|Title||The role of intraguild predation, vertebrate predation, and dispersal in the organization of zooplankton communities|
|Year of Publication||1993|
|Degree||Doctor of Philosophy|
|Number of Pages||192 pp.|
|University||University of Michigan|
|City||Ann Arbor, MI|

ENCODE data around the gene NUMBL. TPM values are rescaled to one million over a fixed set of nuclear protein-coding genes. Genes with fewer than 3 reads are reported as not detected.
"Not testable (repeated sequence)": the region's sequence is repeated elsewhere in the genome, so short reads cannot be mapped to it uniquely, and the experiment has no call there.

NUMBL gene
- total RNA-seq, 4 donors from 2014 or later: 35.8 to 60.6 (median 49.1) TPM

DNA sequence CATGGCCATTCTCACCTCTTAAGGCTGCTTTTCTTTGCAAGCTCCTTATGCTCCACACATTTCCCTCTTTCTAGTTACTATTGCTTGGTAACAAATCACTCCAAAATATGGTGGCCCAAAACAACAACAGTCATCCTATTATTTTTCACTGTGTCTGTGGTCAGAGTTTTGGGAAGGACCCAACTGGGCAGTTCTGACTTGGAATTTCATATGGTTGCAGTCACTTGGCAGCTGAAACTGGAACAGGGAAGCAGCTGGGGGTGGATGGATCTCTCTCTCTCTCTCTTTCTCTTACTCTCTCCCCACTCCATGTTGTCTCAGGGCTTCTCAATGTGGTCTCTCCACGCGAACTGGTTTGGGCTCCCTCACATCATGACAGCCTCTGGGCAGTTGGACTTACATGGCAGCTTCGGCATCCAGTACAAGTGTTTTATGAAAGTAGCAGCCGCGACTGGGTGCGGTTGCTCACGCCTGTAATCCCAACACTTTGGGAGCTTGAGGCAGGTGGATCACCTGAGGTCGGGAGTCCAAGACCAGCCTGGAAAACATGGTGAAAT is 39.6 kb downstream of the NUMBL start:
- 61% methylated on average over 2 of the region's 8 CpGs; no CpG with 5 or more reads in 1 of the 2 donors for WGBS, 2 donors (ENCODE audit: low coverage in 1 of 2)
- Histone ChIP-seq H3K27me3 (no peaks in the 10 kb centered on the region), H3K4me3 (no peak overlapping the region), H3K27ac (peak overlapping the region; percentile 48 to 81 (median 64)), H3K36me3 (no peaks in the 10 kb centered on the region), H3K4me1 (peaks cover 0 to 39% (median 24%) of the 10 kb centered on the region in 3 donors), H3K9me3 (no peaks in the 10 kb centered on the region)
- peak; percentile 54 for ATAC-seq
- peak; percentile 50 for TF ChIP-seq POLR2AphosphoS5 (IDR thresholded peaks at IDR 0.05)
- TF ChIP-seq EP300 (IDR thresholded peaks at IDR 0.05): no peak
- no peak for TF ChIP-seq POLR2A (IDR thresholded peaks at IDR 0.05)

It has been my intent to investigate the processes which regulate aquatic community composition by discovering those factors which influence the distribution and abundance of one invertebrate predator, Leptodora kindti (Cladocera). By constructing predictive models using published survey data for North American lakes, I suggest that biological factors are important in determining the distribution and abundance of Leptodora. Three distinct patterns emerged from my analysis: 1) Leptodora and the midge larva Chaoborus americanus have non-overlapping distributions; 2) Leptodora is found exclusively in lakes inhabited by planktivorous fish; and 3) Leptodora occurs most frequently in large lakes populated by Daphnia species. I have conducted laboratory and field experiments to explain why Leptodora never co-occurs with Chaoborus americanus. Results from one-on-one encounter trials, seven-day aquarium experiments, and two-week in situ enclosure experiments indicate that third and fourth instar C. americanus are able to consume juvenile Leptodora and significantly reduce its population size. Furthermore, my demonstration that planktivorous fish differentially select midge larvae over Leptodora in laboratory choice experiments suggests that planktivorous fish are able to prevent the establishment of sizable C. americanus populations and release Leptodora from its deleterious interaction with the phantom midge. Alternatively, Leptodora may be more successful in the presence of fish than in the absence of fish because size-selective vertebrate predation produces a zooplankton community which is preferred by Leptodora. By monitoring the zooplankton in 750 liter enclosures during a 16-day field experiment, I was able to show that the bluegill sunfish (Lepomis macrochirus) is able to skew the zooplankton community toward small-bodied individuals which are suitable prey for Leptodora. When in contact with the fish, however, few Leptodora survived to take advantage of the newly available food. Finally, stochastic processes alone may explain the distribution of Leptodora among lakes inhabited by fish. The introduction of Leptodora into a local lake, whose zooplankton community has been monitored for over twenty years, suggests that even short inter-lake distances are effective barriers to the dispersal of some zooplankton species.